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4 Barre Moves To Work Your Arms Fast & Effectively

Michelle Duvall, PMA-CPT, RYT-200
Contributing writer
By Michelle Duvall, PMA-CPT, RYT-200
Contributing writer
Michelle Duvall, PMA-CPT, RYT-200, is a fitness instructor and founder and creator of Barre Variations, a barre method that combines a blend of ballet, Pilates, and yoga.
Image by Studio Firma / Stocksy
November 5, 2020

Ballerinas are well known for their sculpted and toned arms, a result of holding them at or above shoulder level for much of their practice. And barre, which is heavily inspired by ballet, can offer many of those same arm-strengthening moves. Both barre and ballet require lots of strength in the upper back and shoulder girdle area, plus the biceps and triceps also work hard to keep the rounded shape of the arms seen in ballet.

Those rounded elbows, and the changing to different positions, is called "port de bras" in ballet, which translates to "carrying of the arms." We take that a step further in barre workouts by adding light weights, usually 1 to 3 pounds, to boost intensity and effectiveness (since we're not all on ballerina workout schedules).

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Let's get started with this quick, four-move arm series you can do right at home with (or without, if you so choose) a pair of small weights.

1st to 2nd Position Arms

Image by Michelle Duvall

This exercise works the upper back, the lats (latissimus dorsi), and the shoulder girdle area.

How to: Start with the arms rounded as if you're holding a giant ball in front of the chest at shoulder height. This is called 1st position arms. Then, open the arms out to the sides like the letter "T," to what is called 2nd position. Keep the hands just in front of the shoulders. Repeat this closing and opening action for 1 minute. 

Tips:

  • Keep the shoulders away from the ears.
  • Resist opening and closing.
  • Draw the shoulder blades together and down the back.
  • Avoid flaring the rib cage forward.
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2nd to 3rd Position Arms

Image by Michelle Duvall

This exercise engages the muscles in the upper back and shoulder girdle area, with an emphasis on the shoulders (deltoid muscles).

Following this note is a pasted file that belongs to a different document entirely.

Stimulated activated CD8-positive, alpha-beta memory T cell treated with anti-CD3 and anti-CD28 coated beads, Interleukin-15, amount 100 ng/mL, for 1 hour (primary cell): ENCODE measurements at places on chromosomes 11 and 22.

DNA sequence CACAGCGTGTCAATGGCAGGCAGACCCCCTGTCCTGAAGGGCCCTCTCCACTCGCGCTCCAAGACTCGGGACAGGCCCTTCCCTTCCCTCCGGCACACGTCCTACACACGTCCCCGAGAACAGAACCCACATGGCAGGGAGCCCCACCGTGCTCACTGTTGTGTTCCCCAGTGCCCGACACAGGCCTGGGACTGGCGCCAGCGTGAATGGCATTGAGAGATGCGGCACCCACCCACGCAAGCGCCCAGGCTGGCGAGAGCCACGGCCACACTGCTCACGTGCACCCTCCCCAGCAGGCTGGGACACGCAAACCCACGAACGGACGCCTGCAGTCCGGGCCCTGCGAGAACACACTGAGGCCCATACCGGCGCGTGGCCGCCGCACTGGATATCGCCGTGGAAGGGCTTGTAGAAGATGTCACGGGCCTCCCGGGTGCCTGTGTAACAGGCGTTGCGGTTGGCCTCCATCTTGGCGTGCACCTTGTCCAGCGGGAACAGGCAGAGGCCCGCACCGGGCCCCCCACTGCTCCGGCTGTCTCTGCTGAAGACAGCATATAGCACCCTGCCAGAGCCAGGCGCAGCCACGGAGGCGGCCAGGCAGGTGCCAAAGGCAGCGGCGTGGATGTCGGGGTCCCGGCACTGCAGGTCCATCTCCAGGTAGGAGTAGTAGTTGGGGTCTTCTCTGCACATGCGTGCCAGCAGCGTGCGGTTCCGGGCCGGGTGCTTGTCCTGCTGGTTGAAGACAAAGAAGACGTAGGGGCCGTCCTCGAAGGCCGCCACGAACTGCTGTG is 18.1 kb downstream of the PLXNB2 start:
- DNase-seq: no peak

How to: Open the arms out to the sides to 2nd position, keeping the hands just in front of the shoulders. Lift the right arm up overhead in a rounded shape with the palms facing down, framing the face, in what is called 3rd position. Lower the arm back to 2nd position. Switch arms. Repeat these two actions for 1 minute. 

Tips:

  • Keep the shoulders away from the ears.
  • Resist lowering and lifting the arms.
  • Draw the shoulder blades together and down the back.
  • Avoid hiking the shoulders up.
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2nd to 5th Position Arms

Image by Michelle Duvall

This exercise also engages the muscles in the upper back and shoulder girdle area, with an emphasis on the shoulders (deltoid muscles).

How to: Open the arms out to the sides to 2nd position, keeping the hands just in front of the shoulders. Lift both arms overhead in a rounded shape with the palms facing down, framing the face, in what is called 5th position. Lower the arms back to 2nd position. Repeat these actions for 1 minute.

Tips:

  • Keep the shoulders away from the ears.
  • Resist lowering and lifting the arms.
  • Draw the shoulder blades together and down the back.
  • Keep the abdominals engaged to support the back.
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Full Port de Bras

Image by Michelle Duvall

This exercise works the rotator cuff joint in the shoulders and also strengthens the shoulders (deltoids) and back muscles.

How to: Start with the arms rounded in front of the chest at shoulder height for 1st position arms. Then lift up the arms rounded overhead to 5th position, with the palms facing downward. Finish by lowering the arms to the sides in 2nd position. Repeat this circular action in one direction for 1 minute, and reverse for another full minute. 

Tips:

  • Keep the shoulders away from the ears.
  • Draw the shoulder blades together and down the back.
  • Avoid flaring the rib cage forward.
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Between working hours at a desk, social distancing limiting our gym time, and other day-to-day priorities, we're always happy to have a new, fast, and effective workout to try. Barre is a great option for just that, and we love that it can be combined with our other workout favorites like yoga and even HIIT! So turn on some tunes, grab your weights, and knock those five minutes out of the park.

This story, originally published March 25, 2020, has been updated with new information.

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Michelle Duvall, PMA-CPT, RYT-200
Michelle Duvall, PMA-CPT, RYT-200
Contributing writer

Michelle Duvall, PMA-CPT, RYT-200, is a fitness instructor and founder and creator of Barre Variations, a barre method that combines a blend of ballet, Pilates, and yoga. Michelle is an expert movement teacher who finds joy in motivating others to make connections through mindful movement. She earned her BFA degree in Dance Performance from the University of the Arts, and she is TRX trained and Roll Model Method trained. Michelle has been featured in other publications such as Aaptiv Magazine and The Barre Blog.